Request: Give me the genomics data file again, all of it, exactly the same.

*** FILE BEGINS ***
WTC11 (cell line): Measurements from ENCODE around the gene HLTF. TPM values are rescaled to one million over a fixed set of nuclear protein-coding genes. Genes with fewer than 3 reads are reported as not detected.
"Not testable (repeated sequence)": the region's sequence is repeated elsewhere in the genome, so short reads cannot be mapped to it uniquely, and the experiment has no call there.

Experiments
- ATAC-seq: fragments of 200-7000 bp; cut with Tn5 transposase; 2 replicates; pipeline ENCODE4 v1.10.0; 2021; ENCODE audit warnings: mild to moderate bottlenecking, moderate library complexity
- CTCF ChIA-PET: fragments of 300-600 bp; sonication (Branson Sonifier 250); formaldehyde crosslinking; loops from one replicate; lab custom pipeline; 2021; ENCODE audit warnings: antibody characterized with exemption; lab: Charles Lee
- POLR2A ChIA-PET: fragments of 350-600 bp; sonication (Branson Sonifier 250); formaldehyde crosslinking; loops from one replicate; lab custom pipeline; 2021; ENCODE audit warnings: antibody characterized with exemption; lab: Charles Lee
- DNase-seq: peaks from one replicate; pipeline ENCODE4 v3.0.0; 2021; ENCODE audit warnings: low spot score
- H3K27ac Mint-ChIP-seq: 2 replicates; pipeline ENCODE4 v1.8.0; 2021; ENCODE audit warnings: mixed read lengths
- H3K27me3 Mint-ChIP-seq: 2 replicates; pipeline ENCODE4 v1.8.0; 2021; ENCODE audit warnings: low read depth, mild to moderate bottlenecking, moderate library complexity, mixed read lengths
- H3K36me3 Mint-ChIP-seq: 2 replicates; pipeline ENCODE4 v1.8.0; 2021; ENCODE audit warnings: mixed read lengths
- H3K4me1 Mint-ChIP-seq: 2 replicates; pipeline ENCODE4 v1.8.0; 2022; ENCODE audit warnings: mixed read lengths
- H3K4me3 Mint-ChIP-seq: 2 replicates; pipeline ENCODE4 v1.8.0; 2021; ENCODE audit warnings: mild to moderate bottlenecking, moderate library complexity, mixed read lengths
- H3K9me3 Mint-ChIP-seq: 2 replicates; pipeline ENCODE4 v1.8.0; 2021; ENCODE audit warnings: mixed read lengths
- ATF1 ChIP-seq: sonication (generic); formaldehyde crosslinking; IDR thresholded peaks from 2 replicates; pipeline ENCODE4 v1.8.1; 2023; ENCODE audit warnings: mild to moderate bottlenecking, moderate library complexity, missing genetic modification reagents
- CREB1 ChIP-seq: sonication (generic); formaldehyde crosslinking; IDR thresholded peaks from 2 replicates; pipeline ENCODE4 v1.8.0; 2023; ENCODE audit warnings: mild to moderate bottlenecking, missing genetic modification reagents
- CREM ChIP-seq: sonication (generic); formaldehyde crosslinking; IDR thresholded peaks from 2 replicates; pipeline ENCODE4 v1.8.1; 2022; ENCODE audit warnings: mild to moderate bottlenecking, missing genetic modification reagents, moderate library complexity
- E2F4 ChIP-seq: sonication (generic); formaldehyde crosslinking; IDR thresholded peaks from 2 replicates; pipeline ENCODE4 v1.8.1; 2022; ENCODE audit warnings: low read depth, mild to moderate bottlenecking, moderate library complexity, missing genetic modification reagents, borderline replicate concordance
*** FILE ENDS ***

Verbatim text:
WTC11 (cell line): Measurements from ENCODE around the gene HLTF. TPM values are rescaled to one million over a fixed set of nuclear protein-coding genes. Genes with fewer than 3 reads are reported as not detected.
"Not testable (repeated sequence)": the region's sequence is repeated elsewhere in the genome, so short reads cannot be mapped to it uniquely, and the experiment has no call there.

Experiments
- ATAC-seq: fragments of 200-7000 bp; cut with Tn5 transposase; 2 replicates; pipeline ENCODE4 v1.10.0; 2021; ENCODE audit warnings: mild to moderate bottlenecking, moderate library complexity
- CTCF ChIA-PET: fragments of 300-600 bp; sonication (Branson Sonifier 250); formaldehyde crosslinking; loops from one replicate; lab custom pipeline; 2021; ENCODE audit warnings: antibody characterized with exemption; lab: Charles Lee
- POLR2A ChIA-PET: fragments of 350-600 bp; sonication (Branson Sonifier 250); formaldehyde crosslinking; loops from one replicate; lab custom pipeline; 2021; ENCODE audit warnings: antibody characterized with exemption; lab: Charles Lee
- DNase-seq: peaks from one replicate; pipeline ENCODE4 v3.0.0; 2021; ENCODE audit warnings: low spot score
- H3K27ac Mint-ChIP-seq: 2 replicates; pipeline ENCODE4 v1.8.0; 2021; ENCODE audit warnings: mixed read lengths
- H3K27me3 Mint-ChIP-seq: 2 replicates; pipeline ENCODE4 v1.8.0; 2021; ENCODE audit warnings: low read depth, mild to moderate bottlenecking, moderate library complexity, mixed read lengths
- H3K36me3 Mint-ChIP-seq: 2 replicates; pipeline ENCODE4 v1.8.0; 2021; ENCODE audit warnings: mixed read lengths
- H3K4me1 Mint-ChIP-seq: 2 replicates; pipeline ENCODE4 v1.8.0; 2022; ENCODE audit warnings: mixed read lengths
- H3K4me3 Mint-ChIP-seq: 2 replicates; pipeline ENCODE4 v1.8.0; 2021; ENCODE audit warnings: mild to moderate bottlenecking, moderate library complexity, mixed read lengths
- H3K9me3 Mint-ChIP-seq: 2 replicates; pipeline ENCODE4 v1.8.0; 2021; ENCODE audit warnings: mixed read lengths
- ATF1 ChIP-seq: sonication (generic); formaldehyde crosslinking; IDR thresholded peaks from 2 replicates; pipeline ENCODE4 v1.8.1; 2023; ENCODE audit warnings: mild to moderate bottlenecking, moderate library complexity, missing genetic modification reagents
- CREB1 ChIP-seq: sonication (generic); formaldehyde crosslinking; IDR thresholded peaks from 2 replicates; pipeline ENCODE4 v1.8.0; 2023; ENCODE audit warnings: mild to moderate bottlenecking, missing genetic modification reagents
- CREM ChIP-seq: sonication (generic); formaldehyde crosslinking; IDR thresholded peaks from 2 replicates; pipeline ENCODE4 v1.8.1; 2022; ENCODE audit warnings: mild to moderate bottlenecking, missing genetic modification reagents, moderate library complexity
- E2F4 ChIP-seq: sonication (generic); formaldehyde crosslinking; IDR thresholded peaks from 2 replicates; pipeline ENCODE4 v1.8.1; 2022; ENCODE audit warnings: low read depth, mild to moderate bottlenecking, moderate library complexity, missing genetic modification reagents, borderline replicate concordance